Should the employer maintain an employee's pay during pregnancy-related sickness absence if they are not entitled to contractual sick pay?

Following North Western Health Board v Margaret McKenna Case C-191/03 ECJ, it would seem that there is no obligation on an employer to pay an employee at their normal rate when they are off sick with a pregnancy-related illness if they have used up their contractual sick pay entitlement.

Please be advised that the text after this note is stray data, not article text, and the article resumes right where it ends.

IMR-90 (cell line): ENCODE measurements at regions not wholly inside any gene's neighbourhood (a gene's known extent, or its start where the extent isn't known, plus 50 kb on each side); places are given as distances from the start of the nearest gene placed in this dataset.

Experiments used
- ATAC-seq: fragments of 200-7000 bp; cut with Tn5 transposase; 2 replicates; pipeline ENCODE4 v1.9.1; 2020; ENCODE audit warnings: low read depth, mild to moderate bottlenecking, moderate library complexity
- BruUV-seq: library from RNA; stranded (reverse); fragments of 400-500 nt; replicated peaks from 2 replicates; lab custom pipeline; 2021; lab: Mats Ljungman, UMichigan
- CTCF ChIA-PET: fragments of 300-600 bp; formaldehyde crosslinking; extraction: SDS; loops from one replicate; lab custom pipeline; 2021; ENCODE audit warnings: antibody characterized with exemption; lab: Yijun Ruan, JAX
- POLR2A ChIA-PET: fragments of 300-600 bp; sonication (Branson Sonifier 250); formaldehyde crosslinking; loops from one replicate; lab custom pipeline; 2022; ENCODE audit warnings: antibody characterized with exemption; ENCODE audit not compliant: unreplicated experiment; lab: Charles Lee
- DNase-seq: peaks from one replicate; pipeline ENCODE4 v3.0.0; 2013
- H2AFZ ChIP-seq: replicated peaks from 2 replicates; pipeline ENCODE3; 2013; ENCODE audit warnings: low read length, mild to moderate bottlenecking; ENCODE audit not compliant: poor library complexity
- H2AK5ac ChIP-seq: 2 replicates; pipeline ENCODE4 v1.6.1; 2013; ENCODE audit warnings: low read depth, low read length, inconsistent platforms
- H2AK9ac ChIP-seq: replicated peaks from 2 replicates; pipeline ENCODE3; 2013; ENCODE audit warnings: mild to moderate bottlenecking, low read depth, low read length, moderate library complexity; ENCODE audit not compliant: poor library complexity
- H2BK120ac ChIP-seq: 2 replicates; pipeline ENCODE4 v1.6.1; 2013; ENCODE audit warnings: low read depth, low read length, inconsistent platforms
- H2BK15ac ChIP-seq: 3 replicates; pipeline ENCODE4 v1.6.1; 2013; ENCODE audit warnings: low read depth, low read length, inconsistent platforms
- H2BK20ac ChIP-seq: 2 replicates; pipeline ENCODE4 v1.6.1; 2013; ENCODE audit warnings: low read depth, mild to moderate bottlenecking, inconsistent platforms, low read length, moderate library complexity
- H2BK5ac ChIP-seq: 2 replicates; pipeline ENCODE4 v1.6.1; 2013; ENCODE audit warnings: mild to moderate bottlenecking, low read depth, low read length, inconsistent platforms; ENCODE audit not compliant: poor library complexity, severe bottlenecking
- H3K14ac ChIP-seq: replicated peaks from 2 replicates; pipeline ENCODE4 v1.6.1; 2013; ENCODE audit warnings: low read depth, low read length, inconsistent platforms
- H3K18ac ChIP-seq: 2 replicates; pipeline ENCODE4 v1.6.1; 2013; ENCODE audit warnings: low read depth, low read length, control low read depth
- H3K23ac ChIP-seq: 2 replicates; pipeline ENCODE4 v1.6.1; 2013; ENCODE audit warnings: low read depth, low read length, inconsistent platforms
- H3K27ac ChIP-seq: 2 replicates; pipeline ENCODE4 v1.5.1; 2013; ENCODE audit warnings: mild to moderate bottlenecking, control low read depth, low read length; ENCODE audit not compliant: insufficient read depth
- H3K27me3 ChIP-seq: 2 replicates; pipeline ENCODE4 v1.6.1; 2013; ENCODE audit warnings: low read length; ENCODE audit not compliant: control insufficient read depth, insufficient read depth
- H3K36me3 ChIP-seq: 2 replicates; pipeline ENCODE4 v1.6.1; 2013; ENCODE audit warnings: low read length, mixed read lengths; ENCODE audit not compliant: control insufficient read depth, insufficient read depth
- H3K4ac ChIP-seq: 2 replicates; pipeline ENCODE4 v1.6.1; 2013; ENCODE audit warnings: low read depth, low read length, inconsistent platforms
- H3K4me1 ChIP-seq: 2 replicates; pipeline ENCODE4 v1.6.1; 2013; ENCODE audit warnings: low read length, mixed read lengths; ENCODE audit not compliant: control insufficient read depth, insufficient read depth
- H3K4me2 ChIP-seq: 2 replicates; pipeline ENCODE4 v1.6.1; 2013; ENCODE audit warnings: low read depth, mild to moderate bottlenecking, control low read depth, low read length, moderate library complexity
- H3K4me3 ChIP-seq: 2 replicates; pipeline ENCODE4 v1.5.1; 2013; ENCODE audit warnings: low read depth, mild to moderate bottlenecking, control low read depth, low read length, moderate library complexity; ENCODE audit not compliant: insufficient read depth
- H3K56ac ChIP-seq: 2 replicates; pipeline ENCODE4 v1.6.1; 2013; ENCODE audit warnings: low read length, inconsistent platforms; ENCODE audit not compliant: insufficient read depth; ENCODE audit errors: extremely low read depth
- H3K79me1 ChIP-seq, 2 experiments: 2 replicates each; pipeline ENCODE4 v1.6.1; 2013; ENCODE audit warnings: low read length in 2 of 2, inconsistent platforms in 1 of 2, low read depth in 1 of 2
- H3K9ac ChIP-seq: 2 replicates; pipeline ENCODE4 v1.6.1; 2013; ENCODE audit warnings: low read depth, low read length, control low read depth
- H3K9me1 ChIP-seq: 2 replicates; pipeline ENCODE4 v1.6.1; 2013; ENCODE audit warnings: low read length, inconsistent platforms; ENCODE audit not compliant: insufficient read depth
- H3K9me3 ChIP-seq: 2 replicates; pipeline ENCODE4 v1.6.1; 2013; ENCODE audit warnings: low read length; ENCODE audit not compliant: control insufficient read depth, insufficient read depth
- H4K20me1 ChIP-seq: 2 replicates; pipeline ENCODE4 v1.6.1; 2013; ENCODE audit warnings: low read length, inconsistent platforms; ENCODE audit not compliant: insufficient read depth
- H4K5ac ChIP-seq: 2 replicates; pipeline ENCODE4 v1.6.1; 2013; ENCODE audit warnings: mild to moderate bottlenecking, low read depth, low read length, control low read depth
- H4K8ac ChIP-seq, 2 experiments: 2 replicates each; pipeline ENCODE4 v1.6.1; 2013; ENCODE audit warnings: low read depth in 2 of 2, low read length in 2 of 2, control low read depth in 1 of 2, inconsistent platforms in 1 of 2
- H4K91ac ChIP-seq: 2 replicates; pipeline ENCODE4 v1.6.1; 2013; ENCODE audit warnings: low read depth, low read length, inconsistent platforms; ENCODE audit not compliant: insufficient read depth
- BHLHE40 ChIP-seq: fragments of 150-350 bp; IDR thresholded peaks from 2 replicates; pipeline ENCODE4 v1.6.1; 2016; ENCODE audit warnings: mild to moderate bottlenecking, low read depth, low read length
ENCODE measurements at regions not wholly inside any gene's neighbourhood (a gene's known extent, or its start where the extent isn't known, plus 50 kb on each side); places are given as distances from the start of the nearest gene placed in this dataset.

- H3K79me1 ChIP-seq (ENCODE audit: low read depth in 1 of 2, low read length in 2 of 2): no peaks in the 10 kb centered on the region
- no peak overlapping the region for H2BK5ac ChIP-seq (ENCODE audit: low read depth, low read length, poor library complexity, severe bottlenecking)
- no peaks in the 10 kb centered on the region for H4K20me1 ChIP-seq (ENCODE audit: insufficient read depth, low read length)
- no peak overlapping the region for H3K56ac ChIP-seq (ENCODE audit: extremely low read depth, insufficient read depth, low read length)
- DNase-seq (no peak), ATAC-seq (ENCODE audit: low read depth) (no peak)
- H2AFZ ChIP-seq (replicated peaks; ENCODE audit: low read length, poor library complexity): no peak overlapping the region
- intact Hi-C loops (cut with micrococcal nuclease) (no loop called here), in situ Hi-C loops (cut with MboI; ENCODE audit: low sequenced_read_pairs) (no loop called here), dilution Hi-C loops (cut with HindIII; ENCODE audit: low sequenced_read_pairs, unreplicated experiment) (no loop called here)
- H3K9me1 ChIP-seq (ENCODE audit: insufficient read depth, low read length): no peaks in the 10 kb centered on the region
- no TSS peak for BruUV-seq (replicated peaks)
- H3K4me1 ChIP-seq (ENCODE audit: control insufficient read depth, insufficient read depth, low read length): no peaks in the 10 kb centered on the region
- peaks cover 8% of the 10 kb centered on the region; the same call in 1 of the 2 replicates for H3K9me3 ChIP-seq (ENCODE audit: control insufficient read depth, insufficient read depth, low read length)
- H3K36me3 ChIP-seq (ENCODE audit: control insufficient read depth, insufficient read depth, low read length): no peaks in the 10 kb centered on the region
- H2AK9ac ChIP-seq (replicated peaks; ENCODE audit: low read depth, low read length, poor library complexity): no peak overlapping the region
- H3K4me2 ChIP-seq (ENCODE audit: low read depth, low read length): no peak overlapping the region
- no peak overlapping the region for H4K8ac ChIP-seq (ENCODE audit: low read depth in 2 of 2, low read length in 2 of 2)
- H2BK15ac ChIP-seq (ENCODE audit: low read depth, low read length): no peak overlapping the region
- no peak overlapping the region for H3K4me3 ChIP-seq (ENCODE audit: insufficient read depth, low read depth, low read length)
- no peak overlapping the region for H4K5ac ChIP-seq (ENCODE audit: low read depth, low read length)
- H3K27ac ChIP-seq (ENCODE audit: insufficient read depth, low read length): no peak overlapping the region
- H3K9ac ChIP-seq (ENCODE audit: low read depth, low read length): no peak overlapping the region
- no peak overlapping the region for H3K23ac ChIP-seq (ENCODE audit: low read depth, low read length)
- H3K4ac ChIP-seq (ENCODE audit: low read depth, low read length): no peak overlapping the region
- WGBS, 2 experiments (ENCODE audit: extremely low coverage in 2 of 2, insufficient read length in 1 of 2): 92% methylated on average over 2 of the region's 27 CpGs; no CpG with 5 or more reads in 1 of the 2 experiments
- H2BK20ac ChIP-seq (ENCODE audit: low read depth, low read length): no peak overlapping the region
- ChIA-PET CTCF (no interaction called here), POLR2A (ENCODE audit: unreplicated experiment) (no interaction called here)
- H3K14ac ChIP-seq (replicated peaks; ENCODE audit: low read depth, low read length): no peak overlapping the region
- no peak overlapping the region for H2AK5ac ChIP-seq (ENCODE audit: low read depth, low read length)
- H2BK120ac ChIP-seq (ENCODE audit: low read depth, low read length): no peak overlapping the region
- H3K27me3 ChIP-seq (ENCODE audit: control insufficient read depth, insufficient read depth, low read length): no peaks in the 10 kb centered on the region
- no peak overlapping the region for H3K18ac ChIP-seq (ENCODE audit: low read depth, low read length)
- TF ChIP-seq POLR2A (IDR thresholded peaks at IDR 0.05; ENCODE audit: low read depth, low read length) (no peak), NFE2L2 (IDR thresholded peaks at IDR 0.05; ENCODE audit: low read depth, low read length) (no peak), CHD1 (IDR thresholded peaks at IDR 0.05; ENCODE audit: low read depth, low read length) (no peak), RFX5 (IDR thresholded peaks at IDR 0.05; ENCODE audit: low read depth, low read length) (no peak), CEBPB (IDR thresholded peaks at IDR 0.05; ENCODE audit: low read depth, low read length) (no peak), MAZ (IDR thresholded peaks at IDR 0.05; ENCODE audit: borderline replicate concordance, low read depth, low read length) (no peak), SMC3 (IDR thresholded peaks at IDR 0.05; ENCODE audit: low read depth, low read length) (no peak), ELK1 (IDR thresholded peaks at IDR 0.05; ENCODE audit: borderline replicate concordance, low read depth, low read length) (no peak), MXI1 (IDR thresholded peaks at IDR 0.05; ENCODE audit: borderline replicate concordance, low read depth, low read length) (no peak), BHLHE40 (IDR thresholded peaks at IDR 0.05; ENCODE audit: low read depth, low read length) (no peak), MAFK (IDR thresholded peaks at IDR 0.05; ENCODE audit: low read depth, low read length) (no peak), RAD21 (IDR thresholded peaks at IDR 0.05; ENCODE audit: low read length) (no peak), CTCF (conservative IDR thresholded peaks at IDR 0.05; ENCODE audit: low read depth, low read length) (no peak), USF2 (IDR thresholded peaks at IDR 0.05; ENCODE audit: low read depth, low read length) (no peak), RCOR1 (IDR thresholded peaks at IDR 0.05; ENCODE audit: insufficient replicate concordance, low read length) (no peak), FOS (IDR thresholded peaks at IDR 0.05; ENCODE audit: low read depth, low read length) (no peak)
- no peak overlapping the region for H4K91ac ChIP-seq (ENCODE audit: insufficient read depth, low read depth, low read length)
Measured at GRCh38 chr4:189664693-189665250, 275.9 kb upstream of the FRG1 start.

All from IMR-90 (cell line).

The European Court of Justice ruled that an employer is entitled to treat an employee's incapacity for work due to a pregnancy-related illness in the same way as incapacity for work caused by any other illness, subject to two conditions. A reduction to a female employee's pay due to pregnancy-related sickness absence will not be unlawful provided that the employee is treated in the same way as an absent male employee would be treated, and "provided that the amount of pay made is not so low as to undermine the objective of protecting pregnant workers". This means that the employee's pay cannot be reduced to zero if their sickness absence is pregnancy related and they must be paid a minimum level of income. There is no minimum level of income specified in statute, but in an earlier case (Gillespie and others v Northern Health and Social Services Board and others(No.2) [1997] IRLR 410 NICA) it was held that an income equivalent to statutory sick pay would be sufficient to satisfy the minimum income requirement in these circumstances.